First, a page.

UPDATED: A new check of nesting areas inside the Atlanterhavsparken aquarium in Ålesund, where partying students known as “russ” were accused of stealing baby penguins, led to the discovery Monday of two dead penguin chicks. One baby penguin remains missing and the search for it continued.
The discovery added a new twist to the case of the missing penguins that’s had major media coverage in Norway over the past week. Police Inspector Yngve Skovly told Norwegian Broadcasting (NRK) that the surprise discovery of the dead penguins was made during a reinspection of all the nesting areas inside the aquarium’s penguin enclosure.
Trampled to death
“It wasn’t easy to find them, because their bodies were trampled down in the twigs and other nesting material that was lying in the boxes,” Skovly told NRK. He said he couldn’t answer whether the penguin chicks were hidden by people or the penguins themselves.
“We have no reason to believe they were hidden by people,” Skovly said. Police later said they think grown penguins have themselves trampled the babies to death.
That throws the police’s own case against four russ, to men and two women, into doubt. They were charged with cruelty to animals for allegedly taking the baby penguins away from the warmth and feeding of their parents. Video surveillance cameras revealed that seven russ broke into the penguin enclosure last week and the four charged have admitted to the offense, but not that they took any baby penguins.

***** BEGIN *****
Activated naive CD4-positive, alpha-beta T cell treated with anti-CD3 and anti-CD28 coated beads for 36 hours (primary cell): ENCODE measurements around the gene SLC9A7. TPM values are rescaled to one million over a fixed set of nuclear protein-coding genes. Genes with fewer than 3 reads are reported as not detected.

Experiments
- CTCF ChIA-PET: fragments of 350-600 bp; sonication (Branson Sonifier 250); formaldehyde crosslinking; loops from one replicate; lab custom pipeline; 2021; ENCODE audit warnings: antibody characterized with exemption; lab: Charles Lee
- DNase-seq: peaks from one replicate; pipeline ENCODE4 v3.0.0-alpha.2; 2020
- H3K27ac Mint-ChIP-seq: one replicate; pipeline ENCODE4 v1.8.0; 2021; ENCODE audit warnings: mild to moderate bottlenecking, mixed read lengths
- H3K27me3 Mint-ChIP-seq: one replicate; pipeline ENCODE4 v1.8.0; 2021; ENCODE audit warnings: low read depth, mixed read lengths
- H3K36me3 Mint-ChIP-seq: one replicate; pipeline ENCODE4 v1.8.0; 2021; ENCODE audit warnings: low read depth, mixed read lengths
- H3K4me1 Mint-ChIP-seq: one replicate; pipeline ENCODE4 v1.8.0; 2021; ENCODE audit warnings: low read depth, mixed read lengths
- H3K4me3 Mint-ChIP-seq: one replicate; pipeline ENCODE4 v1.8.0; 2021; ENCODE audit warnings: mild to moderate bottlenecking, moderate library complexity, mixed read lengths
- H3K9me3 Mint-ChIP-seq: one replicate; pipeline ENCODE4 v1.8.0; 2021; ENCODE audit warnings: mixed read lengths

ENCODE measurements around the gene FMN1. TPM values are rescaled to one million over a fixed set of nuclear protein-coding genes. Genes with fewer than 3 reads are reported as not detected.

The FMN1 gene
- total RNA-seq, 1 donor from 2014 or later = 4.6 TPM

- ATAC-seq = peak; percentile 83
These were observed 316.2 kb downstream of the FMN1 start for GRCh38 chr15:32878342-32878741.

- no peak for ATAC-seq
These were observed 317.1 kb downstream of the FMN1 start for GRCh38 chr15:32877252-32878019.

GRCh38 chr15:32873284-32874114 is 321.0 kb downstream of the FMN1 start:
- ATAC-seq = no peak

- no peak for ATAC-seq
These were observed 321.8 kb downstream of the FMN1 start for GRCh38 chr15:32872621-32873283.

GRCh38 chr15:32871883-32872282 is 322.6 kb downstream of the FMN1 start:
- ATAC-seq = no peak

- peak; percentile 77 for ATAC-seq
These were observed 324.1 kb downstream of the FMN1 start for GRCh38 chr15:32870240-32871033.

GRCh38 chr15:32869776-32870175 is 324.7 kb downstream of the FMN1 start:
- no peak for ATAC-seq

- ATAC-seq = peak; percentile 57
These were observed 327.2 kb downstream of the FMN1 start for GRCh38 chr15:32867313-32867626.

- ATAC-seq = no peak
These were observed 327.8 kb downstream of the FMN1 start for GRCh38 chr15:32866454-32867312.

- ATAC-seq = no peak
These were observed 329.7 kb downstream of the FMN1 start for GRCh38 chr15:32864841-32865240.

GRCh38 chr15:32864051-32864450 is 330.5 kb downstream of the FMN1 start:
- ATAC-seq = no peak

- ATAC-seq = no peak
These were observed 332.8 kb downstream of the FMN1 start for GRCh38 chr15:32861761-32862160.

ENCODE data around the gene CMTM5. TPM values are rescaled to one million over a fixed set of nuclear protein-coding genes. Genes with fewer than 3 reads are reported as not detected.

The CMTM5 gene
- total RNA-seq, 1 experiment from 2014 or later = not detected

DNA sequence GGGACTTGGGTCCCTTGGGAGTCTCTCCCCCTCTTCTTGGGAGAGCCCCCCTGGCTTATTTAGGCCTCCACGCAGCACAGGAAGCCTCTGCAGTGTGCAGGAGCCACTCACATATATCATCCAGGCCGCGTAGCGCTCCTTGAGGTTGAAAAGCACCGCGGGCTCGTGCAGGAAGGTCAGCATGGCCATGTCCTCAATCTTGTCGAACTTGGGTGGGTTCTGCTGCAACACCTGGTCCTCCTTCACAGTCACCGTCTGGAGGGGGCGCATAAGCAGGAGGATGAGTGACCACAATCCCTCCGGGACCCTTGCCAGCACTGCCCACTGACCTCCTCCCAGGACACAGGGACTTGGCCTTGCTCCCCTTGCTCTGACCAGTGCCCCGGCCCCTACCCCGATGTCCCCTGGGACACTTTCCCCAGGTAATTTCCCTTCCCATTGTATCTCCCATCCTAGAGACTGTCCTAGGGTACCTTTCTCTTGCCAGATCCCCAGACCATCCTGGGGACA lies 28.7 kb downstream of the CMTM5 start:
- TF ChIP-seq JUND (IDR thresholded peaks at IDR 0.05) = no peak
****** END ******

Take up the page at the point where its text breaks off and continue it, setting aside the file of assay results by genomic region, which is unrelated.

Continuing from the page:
The discovery of the penguins dead inside the park “strengthens the credibility of the statements from those charged in the case,” Skovly admitted to NRK. The lawyer for one of the young men charged, Axel Lange, said the police’s new information on Monday “confirms what my client had told them, that he did not take any penguins out of Atlanerhavsparken. I think it’s very, very unfortunate that Atlanterhavsparken blamed the russ so early.”
Park officials, who had said over the weekend that they’d lost hope of finding the baby penguins alive, had no immediate intention of issuing any apology to the russ. “We have been in a situation where the penguins were extremely agitated (by russ breaking into their enclosure),” aquarium leader Tor Erik Standal told NRK. “That’s why we waited with a more thorough search of the entire area.”
Standal suspects the baby penguins may have been trampled by the grown penguins because they were stressed, and that the russ may have caused that stress. There is no question that russ invaded their area during a late-night prank. Attorney Lange said he was surprised the park didn’t have better security.
One penguin chick and an unhatched egg remained missing Monday afternoon. Skovly said hopes now had risen that they’d find the third missing chick.